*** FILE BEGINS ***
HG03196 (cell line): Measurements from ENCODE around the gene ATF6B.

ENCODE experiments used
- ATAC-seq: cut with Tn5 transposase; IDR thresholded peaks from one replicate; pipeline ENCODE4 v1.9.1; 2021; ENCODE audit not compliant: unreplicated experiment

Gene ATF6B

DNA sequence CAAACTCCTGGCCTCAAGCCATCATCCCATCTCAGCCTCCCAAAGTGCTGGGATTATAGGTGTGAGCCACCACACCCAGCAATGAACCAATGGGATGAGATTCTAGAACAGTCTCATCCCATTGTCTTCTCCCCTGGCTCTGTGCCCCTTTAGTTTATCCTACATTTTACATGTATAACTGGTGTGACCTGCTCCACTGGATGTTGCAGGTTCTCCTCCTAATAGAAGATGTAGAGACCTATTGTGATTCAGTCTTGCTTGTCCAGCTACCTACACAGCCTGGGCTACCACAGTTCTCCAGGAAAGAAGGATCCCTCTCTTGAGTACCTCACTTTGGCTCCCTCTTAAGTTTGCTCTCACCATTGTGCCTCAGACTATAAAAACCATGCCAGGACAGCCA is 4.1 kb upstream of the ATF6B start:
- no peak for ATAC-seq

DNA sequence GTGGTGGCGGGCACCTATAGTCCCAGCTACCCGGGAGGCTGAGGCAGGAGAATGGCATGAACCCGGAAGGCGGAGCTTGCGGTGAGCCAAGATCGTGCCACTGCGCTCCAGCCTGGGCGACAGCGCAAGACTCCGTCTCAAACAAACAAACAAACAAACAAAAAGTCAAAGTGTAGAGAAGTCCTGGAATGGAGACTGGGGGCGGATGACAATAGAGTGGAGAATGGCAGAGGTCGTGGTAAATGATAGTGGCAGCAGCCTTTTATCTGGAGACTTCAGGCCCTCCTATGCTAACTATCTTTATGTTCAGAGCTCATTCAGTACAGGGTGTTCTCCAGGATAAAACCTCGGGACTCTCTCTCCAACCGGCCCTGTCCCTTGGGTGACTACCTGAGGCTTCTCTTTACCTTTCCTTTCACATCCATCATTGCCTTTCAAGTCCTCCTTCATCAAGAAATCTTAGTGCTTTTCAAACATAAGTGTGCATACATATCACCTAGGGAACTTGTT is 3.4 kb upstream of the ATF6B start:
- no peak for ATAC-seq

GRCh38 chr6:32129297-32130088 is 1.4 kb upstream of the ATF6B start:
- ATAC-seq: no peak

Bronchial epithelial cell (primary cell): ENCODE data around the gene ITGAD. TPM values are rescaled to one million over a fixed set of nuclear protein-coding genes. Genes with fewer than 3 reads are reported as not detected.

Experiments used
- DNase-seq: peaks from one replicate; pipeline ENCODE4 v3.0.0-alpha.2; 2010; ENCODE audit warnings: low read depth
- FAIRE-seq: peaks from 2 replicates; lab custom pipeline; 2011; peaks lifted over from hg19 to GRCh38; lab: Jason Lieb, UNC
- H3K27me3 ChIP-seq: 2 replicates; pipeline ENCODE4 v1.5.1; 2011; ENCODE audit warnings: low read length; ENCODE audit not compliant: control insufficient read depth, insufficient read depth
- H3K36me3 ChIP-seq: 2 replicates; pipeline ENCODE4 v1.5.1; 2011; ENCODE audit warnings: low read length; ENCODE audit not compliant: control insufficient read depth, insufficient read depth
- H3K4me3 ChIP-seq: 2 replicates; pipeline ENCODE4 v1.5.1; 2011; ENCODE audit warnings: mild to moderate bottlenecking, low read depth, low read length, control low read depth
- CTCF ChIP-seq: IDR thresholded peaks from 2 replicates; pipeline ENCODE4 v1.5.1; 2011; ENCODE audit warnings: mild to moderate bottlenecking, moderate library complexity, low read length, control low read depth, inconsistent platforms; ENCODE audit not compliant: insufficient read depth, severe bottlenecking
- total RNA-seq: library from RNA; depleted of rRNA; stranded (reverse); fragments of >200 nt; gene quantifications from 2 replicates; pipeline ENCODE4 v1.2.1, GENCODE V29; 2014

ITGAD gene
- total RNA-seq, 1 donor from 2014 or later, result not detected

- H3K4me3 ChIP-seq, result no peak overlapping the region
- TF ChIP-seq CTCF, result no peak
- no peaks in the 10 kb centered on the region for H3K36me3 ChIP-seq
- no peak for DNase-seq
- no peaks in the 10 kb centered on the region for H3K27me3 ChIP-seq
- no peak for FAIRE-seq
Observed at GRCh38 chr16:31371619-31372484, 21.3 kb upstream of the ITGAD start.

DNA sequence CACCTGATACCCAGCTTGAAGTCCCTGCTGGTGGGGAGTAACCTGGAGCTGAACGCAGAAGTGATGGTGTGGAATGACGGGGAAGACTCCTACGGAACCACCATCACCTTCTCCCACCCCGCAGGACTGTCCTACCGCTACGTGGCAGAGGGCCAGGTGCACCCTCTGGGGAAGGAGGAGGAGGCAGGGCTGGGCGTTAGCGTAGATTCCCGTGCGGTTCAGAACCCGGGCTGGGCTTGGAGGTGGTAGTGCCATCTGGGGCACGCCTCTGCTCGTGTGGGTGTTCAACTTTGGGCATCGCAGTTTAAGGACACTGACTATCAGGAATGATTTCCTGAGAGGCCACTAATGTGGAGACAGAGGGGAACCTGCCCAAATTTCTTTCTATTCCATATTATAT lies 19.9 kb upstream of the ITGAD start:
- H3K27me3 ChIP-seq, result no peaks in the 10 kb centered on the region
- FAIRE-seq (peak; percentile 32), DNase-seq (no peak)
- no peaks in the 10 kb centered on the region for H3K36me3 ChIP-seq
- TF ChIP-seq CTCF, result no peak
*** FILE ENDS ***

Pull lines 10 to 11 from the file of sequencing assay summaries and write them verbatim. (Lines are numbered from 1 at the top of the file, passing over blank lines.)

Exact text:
- ATAC-seq: no peak

Bronchial epithelial cell (primary cell): ENCODE data around the gene ITGAD. TPM values are rescaled to one million over a fixed set of nuclear protein-coding genes. Genes with fewer than 3 reads are reported as not detected.